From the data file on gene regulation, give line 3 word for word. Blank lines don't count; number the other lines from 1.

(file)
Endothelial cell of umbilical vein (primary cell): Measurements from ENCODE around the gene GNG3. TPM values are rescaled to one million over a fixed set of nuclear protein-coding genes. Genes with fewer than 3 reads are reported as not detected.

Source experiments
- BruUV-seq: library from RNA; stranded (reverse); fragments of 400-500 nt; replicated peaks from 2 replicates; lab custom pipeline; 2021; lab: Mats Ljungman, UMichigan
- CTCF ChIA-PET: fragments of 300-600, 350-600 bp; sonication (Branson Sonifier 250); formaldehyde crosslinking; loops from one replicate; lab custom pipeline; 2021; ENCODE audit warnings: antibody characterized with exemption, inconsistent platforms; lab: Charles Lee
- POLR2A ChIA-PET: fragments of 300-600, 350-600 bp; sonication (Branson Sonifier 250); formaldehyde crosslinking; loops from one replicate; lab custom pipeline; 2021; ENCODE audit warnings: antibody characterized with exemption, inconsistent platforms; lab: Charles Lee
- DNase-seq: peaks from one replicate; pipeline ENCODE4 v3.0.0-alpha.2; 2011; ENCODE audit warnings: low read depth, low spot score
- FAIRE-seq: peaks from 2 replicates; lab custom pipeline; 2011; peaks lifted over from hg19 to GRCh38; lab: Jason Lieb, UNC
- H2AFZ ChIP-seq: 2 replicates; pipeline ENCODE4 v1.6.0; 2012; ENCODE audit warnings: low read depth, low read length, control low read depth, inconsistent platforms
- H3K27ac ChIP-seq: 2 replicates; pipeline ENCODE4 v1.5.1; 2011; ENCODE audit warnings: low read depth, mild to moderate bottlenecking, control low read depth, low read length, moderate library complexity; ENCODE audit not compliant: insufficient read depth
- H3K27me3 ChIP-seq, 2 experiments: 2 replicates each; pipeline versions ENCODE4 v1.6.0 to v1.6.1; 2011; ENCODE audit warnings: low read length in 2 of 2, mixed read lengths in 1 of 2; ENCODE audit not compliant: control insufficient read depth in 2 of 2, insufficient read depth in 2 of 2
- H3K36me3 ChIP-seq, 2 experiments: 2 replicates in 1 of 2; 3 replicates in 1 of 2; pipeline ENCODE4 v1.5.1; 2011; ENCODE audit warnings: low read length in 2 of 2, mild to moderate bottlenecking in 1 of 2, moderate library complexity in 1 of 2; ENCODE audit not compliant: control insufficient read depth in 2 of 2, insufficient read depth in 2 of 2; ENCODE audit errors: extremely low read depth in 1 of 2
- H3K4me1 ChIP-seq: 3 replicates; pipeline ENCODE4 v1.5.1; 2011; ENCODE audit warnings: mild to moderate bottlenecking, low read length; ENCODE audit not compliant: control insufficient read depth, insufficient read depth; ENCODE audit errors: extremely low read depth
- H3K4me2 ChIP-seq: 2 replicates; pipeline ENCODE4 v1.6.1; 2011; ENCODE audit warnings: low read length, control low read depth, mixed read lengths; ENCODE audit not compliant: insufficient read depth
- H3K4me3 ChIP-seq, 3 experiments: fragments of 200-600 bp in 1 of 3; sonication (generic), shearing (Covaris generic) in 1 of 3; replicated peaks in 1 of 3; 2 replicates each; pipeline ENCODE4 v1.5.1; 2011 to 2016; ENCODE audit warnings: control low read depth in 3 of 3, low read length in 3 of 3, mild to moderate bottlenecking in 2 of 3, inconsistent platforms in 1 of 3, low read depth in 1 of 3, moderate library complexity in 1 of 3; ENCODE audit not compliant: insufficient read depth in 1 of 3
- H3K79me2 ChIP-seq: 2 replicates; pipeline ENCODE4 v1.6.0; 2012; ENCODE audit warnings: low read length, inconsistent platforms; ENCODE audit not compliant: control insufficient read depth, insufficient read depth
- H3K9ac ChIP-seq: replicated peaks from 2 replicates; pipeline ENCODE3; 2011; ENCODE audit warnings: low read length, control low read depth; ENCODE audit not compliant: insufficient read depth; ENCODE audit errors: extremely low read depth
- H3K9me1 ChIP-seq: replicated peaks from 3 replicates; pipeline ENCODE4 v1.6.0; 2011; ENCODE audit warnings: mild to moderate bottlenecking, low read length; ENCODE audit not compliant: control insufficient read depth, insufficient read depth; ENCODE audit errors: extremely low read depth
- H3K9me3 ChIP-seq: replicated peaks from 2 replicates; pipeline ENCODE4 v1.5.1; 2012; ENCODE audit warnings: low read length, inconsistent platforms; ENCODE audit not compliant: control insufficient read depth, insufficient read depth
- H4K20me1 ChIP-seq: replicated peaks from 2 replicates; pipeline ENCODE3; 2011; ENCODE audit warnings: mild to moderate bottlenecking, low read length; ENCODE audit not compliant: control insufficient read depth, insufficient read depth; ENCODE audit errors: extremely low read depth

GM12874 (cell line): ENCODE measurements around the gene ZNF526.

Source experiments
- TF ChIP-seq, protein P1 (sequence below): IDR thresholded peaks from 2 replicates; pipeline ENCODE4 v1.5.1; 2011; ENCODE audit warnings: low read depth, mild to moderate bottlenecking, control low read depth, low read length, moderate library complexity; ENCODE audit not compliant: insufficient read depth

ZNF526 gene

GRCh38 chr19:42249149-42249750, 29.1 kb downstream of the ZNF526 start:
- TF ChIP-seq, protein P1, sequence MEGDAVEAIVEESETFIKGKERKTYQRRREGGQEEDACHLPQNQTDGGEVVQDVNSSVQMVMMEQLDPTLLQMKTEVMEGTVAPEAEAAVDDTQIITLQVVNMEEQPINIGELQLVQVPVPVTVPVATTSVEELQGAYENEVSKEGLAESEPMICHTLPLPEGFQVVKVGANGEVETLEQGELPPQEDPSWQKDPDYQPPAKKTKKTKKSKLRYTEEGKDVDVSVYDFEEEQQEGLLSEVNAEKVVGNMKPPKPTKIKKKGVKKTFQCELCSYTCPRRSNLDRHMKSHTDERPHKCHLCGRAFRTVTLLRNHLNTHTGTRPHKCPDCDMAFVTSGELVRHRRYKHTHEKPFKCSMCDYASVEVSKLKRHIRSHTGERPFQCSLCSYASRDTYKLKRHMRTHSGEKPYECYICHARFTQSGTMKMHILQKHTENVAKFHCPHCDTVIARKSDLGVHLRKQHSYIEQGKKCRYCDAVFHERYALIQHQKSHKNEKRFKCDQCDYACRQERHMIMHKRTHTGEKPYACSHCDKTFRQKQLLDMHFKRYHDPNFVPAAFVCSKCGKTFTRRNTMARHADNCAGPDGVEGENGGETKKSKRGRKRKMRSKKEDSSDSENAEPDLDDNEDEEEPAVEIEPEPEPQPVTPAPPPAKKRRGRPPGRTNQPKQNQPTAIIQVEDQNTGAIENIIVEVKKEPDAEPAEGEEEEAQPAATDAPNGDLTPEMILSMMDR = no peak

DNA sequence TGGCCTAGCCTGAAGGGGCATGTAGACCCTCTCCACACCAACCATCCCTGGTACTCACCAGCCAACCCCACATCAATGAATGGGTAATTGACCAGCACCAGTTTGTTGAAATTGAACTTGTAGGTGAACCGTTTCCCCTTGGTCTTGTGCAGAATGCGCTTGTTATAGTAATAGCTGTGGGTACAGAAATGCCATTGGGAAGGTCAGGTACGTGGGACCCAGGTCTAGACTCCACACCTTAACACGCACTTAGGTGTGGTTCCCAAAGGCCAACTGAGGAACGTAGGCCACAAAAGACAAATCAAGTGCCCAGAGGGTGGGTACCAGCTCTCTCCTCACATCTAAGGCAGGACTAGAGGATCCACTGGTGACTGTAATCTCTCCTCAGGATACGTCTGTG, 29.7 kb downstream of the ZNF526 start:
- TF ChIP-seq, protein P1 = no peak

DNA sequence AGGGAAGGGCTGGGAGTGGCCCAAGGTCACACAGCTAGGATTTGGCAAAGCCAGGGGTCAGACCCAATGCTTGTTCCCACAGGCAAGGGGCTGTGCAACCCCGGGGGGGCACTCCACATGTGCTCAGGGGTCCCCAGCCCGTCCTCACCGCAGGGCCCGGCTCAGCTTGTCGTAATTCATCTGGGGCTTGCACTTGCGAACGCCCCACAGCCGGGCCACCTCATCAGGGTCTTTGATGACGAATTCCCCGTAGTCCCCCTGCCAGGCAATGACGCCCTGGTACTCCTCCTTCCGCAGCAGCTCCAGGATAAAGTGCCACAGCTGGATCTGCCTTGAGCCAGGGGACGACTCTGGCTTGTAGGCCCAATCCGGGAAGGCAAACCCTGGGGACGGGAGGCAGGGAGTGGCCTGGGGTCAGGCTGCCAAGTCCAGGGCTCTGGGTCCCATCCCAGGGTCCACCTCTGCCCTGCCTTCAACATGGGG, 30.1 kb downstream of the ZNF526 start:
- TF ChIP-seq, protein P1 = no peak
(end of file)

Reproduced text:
- BruUV-seq: library from RNA; stranded (reverse); fragments of 400-500 nt; replicated peaks from 2 replicates; lab custom pipeline; 2021; lab: Mats Ljungman, UMichigan